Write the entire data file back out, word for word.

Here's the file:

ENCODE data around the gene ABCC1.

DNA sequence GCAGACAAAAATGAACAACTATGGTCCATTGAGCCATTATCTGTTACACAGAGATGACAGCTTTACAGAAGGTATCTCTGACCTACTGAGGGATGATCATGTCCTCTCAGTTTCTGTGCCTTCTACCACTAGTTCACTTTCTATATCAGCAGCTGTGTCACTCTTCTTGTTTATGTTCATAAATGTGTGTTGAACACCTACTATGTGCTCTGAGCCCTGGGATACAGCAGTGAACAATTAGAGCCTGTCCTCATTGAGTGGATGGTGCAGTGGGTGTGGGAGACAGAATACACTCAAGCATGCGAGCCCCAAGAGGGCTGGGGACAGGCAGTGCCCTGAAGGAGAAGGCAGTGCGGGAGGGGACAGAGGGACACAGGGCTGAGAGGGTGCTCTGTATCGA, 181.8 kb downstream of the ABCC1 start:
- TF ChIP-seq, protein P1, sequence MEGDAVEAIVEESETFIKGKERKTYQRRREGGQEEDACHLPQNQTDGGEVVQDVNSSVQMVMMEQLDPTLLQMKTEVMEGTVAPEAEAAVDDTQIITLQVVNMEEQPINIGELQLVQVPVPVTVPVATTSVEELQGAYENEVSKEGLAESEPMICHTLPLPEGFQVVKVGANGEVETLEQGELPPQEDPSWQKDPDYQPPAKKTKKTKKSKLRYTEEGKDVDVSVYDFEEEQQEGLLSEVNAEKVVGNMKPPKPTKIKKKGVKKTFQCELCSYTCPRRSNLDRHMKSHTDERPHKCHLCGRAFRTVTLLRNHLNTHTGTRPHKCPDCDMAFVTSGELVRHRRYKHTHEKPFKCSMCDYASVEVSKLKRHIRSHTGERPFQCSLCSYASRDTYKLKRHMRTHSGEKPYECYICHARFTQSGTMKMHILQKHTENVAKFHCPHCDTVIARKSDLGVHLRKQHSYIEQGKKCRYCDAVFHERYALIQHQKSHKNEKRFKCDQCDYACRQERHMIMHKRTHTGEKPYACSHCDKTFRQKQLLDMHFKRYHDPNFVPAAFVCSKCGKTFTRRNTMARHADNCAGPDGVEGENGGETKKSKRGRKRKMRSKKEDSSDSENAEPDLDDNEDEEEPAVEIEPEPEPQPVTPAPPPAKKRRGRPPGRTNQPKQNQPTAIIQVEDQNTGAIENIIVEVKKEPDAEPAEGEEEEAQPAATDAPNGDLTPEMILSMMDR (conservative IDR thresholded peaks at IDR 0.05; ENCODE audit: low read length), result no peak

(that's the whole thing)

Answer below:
ENCODE data around the gene ABCC1.

DNA sequence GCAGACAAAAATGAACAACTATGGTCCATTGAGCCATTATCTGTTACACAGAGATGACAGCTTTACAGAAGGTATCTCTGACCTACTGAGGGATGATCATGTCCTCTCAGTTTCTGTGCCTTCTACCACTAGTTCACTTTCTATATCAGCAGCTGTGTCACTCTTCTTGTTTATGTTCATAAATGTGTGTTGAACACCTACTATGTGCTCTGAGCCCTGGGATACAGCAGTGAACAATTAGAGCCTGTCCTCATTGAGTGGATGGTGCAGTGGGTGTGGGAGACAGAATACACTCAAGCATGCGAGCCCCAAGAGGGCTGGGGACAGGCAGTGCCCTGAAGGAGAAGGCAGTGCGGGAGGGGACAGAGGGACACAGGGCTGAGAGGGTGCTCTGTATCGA, 181.8 kb downstream of the ABCC1 start:
- TF ChIP-seq, protein P1, sequence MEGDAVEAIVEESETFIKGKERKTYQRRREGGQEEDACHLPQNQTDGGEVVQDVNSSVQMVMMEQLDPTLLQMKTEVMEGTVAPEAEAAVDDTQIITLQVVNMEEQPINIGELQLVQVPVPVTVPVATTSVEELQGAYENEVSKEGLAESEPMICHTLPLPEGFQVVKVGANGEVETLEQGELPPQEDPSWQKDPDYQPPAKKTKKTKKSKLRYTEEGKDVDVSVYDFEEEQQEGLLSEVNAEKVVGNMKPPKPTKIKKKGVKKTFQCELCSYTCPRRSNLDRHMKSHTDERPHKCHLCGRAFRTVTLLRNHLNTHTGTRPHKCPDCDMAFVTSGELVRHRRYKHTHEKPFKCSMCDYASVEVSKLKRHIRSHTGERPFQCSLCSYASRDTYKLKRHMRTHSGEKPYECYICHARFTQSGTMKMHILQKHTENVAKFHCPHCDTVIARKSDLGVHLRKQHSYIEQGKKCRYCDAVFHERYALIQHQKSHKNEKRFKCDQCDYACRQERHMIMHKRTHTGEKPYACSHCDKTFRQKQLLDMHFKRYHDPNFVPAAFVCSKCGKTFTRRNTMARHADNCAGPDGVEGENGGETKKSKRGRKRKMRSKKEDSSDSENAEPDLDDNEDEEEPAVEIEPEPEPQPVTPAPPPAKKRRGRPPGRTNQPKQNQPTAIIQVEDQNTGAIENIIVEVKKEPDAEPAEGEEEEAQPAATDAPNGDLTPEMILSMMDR (conservative IDR thresholded peaks at IDR 0.05; ENCODE audit: low read length), result no peak